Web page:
Of the top ten winningest teams ever in terms of victories, seven (Michigan, Texas, Notre Dame, Nebraska, Penn State, Southern Cal and Tennessee) would undoubtedly trade places with what the Bulldogs have dialed up since 2017. As would Florida, its victory over Georgia earlier this month notwithstanding, Miami and Florida State. Those three sunshine state programs combined for 11 national titles between 1983 and 2013.

From 2017-2019:

Michigan went 27-12 without a major bowl, nowadays known as Group of Six, game or top ten ranking.

Texas, though it certainly enjoyed the Sugar Bowl victory over the Bulldogs on January 1, 2019, went 25-15 with one major bowl and one top ten finish, clinched against the Bulldogs.

Notre Dame is enjoying a renaissance, highlighted by a win over then No. 1 Clemson on November 7. Georgia beat the Fighting Irish 20-19 in South Bend in 2017, and 23-17 in Athens last season. The Fighting Irish went 33-6 with a berth in the playoffs following the 2018 season. Notre Dame ended those seasons ranked 11th, fifth and 12th.

Nebraska – the consistent power for three decades from the 70s through 90s, with five national championships – went 13-23 with three consecutive losing seasons.

Penn State, off to a tough start this year, was strong over that stretch, going 31-8 with a pair of 11-2 top ten finishes and major bowl berths.

Southern Cal, with all those championships and Heisman winners, was 24-15, with a No. 12 ranking in 2017 and a losing record the next year.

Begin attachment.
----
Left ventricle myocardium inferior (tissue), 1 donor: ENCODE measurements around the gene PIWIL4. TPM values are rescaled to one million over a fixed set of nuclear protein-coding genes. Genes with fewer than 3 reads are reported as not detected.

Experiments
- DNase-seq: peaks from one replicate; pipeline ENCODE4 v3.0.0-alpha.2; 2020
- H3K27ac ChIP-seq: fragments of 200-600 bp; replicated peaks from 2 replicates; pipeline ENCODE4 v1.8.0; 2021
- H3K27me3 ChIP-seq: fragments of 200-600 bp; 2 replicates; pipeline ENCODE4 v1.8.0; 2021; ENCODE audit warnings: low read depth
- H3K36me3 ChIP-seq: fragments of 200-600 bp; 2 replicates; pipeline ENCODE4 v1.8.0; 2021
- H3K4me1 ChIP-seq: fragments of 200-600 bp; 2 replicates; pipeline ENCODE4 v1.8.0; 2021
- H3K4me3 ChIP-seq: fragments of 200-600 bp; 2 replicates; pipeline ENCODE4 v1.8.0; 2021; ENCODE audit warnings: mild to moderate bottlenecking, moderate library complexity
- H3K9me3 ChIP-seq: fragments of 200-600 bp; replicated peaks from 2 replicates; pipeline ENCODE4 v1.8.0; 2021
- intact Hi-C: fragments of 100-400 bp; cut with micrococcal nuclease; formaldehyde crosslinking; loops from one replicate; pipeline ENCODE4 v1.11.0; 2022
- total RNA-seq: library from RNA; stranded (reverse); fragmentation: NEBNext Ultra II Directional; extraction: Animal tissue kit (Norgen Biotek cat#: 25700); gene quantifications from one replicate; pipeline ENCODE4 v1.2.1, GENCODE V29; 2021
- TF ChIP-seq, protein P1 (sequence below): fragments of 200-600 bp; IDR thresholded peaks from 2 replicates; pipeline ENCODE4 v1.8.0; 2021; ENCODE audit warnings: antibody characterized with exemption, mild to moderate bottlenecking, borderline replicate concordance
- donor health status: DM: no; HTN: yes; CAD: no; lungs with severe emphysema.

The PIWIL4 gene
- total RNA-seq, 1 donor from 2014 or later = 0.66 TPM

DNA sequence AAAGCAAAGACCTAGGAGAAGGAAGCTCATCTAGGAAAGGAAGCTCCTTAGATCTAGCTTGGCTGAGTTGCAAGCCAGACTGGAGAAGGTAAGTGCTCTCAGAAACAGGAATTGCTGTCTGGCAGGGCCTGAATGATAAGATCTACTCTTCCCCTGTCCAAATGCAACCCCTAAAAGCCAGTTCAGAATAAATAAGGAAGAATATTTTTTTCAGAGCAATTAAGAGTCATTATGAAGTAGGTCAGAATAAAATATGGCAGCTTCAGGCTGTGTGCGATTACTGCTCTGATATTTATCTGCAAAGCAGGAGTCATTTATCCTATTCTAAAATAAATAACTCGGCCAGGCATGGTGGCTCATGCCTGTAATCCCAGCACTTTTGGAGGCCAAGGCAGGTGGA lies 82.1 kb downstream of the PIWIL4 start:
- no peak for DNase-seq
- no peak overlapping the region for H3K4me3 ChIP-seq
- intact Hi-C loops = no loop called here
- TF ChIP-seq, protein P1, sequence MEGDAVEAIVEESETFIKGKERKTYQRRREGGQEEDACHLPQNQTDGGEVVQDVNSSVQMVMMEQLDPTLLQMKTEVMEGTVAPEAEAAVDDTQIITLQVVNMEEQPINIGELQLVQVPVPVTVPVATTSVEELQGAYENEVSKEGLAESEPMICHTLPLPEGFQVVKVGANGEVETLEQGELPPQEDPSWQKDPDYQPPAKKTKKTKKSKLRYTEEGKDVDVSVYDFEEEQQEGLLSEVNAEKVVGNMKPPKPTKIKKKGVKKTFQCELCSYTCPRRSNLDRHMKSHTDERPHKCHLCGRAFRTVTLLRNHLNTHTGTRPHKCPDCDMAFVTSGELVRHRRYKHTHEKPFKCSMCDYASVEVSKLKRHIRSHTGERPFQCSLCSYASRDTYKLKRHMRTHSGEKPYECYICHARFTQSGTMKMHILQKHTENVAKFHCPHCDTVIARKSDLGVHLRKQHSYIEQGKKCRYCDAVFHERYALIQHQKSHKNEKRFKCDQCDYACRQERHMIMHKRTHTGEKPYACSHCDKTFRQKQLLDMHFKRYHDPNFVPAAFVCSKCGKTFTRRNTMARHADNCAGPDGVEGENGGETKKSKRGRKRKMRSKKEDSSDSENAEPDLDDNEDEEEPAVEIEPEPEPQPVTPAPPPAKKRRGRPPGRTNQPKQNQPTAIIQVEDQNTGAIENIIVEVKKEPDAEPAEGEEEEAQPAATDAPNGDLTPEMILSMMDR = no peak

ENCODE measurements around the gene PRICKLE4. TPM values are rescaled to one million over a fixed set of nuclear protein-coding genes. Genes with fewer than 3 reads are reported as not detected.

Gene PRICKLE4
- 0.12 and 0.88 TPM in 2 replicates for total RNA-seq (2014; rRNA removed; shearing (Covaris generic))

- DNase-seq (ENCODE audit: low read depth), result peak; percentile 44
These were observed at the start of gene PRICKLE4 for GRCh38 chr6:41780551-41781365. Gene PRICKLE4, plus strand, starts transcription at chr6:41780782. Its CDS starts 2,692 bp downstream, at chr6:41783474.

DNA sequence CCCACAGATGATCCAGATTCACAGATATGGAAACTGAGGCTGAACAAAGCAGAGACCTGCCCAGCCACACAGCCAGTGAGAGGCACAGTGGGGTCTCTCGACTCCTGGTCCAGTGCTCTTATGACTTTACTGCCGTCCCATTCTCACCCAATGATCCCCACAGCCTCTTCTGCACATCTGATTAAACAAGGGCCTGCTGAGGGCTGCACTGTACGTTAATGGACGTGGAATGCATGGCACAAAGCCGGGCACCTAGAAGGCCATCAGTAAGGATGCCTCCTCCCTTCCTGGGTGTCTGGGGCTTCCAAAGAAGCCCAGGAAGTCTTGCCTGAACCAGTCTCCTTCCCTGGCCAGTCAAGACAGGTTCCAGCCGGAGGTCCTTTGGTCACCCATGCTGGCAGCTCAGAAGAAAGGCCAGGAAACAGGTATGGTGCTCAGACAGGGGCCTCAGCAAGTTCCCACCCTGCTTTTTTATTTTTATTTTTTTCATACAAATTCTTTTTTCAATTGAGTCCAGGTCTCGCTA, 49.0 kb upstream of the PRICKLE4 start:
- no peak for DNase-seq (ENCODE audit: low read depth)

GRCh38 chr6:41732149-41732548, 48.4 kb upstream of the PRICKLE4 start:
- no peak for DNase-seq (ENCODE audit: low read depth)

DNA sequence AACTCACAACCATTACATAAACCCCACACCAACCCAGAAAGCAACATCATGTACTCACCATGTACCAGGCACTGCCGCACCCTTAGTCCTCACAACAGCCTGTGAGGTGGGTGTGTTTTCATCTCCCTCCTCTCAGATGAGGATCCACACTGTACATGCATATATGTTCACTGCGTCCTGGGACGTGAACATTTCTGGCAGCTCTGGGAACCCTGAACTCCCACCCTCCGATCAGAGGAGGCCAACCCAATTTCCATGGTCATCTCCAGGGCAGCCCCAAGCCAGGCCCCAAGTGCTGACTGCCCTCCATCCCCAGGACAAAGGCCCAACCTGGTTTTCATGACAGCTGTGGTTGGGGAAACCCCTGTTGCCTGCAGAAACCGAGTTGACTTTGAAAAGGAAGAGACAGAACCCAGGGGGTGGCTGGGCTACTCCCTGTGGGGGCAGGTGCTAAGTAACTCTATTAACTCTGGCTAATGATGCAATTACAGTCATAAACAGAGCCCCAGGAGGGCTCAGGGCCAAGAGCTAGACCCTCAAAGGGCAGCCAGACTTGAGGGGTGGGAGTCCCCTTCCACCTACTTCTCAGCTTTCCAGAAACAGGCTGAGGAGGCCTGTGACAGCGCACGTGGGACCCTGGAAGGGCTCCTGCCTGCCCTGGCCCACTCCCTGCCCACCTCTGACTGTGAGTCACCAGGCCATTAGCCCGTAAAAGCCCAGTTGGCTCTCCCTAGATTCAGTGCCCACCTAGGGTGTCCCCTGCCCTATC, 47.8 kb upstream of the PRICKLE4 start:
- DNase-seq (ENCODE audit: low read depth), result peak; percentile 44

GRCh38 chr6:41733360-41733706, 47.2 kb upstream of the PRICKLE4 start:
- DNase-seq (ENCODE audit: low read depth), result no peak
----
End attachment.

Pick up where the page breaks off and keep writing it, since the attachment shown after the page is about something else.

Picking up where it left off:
Tennessee, with a total of three head coaches, including the interim Brady Hoke in 2017, was 17-20 with two losing records.

For Florida, 25-12 from 2017-2019. To be fair, the Gators, who are in the midst of a very good year, went 10-3 in 2018 and 11-2 in 2019, winning major bowl games in Dan Mullen’s first two years.

Miami, five time national champion (1983, 1987, 1989, 1991 and 2001), which is having a good season, went 23-16.

Florida State, which had 14 straight seasons of 10-2 or better with top five national finishes from 1987-2000, went 18-20 over that period and is struggling this season.

It is extremely difficult to remain amongst the elite, and as great as it has been these last few years, everyone wants that big one which has been just beyond the Bulldogs grasp.

Maybe it will come in a season when the expectations are lower, but something happens and the team gets hot. Maybe it will come when the odds are against the Dogs, and they find a way. Hey, the Boston Red Sox trailed the New York Yankees three games to none in the 2004 American League Championship Series, becoming the first team in Major League Baseball history to overcome such a deficit, to win the World Series. It was Boston’s first since 1918. Hello game six, 1986.

The moral of the story is that a lot of elite programs are quite jealous of what Georgia has done these last few years. Injuries and attrition crippled the ultimate dreams of the Bulldogs 2020 campaign, but the future is bright for the hungriest of programs and fan bases, just fingertips away, to grasp that most elusive and coveted of crowns.